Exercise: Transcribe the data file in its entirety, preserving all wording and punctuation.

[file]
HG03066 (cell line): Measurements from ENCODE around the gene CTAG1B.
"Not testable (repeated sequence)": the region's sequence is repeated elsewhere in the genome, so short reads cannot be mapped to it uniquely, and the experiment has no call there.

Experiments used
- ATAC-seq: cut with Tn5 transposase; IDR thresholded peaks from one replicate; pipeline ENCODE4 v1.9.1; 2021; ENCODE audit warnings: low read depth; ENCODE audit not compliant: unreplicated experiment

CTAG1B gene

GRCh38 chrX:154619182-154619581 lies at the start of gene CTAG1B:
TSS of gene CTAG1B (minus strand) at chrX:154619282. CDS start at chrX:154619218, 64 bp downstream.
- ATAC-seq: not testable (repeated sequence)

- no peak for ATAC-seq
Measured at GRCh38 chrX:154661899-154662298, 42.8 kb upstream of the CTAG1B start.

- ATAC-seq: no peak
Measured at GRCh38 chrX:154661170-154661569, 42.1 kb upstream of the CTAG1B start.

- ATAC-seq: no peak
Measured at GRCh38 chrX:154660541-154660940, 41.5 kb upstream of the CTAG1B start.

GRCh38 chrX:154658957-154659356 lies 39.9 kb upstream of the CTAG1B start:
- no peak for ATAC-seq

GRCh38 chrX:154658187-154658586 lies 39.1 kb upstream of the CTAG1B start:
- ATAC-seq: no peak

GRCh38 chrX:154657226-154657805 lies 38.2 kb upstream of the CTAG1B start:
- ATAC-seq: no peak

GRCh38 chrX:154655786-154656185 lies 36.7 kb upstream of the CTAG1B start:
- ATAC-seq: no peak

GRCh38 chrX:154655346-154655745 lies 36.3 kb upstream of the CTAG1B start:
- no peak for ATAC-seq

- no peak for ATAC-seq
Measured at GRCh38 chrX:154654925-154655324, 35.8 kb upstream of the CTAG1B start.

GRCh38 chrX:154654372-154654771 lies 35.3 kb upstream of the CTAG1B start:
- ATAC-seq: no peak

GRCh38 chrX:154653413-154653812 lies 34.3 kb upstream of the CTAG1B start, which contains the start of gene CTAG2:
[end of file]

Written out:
HG03066 (cell line): Measurements from ENCODE around the gene CTAG1B.
"Not testable (repeated sequence)": the region's sequence is repeated elsewhere in the genome, so short reads cannot be mapped to it uniquely, and the experiment has no call there.

Experiments used
- ATAC-seq: cut with Tn5 transposase; IDR thresholded peaks from one replicate; pipeline ENCODE4 v1.9.1; 2021; ENCODE audit warnings: low read depth; ENCODE audit not compliant: unreplicated experiment

CTAG1B gene

GRCh38 chrX:154619182-154619581 lies at the start of gene CTAG1B:
TSS of gene CTAG1B (minus strand) at chrX:154619282. CDS start at chrX:154619218, 64 bp downstream.
- ATAC-seq: not testable (repeated sequence)

- no peak for ATAC-seq
Measured at GRCh38 chrX:154661899-154662298, 42.8 kb upstream of the CTAG1B start.

- ATAC-seq: no peak
Measured at GRCh38 chrX:154661170-154661569, 42.1 kb upstream of the CTAG1B start.

- ATAC-seq: no peak
Measured at GRCh38 chrX:154660541-154660940, 41.5 kb upstream of the CTAG1B start.

GRCh38 chrX:154658957-154659356 lies 39.9 kb upstream of the CTAG1B start:
- no peak for ATAC-seq

GRCh38 chrX:154658187-154658586 lies 39.1 kb upstream of the CTAG1B start:
- ATAC-seq: no peak

GRCh38 chrX:154657226-154657805 lies 38.2 kb upstream of the CTAG1B start:
- ATAC-seq: no peak

GRCh38 chrX:154655786-154656185 lies 36.7 kb upstream of the CTAG1B start:
- ATAC-seq: no peak

GRCh38 chrX:154655346-154655745 lies 36.3 kb upstream of the CTAG1B start:
- no peak for ATAC-seq

- no peak for ATAC-seq
Measured at GRCh38 chrX:154654925-154655324, 35.8 kb upstream of the CTAG1B start.

GRCh38 chrX:154654372-154654771 lies 35.3 kb upstream of the CTAG1B start:
- ATAC-seq: no peak

GRCh38 chrX:154653413-154653812 lies 34.3 kb upstream of the CTAG1B start, which contains the start of gene CTAG2: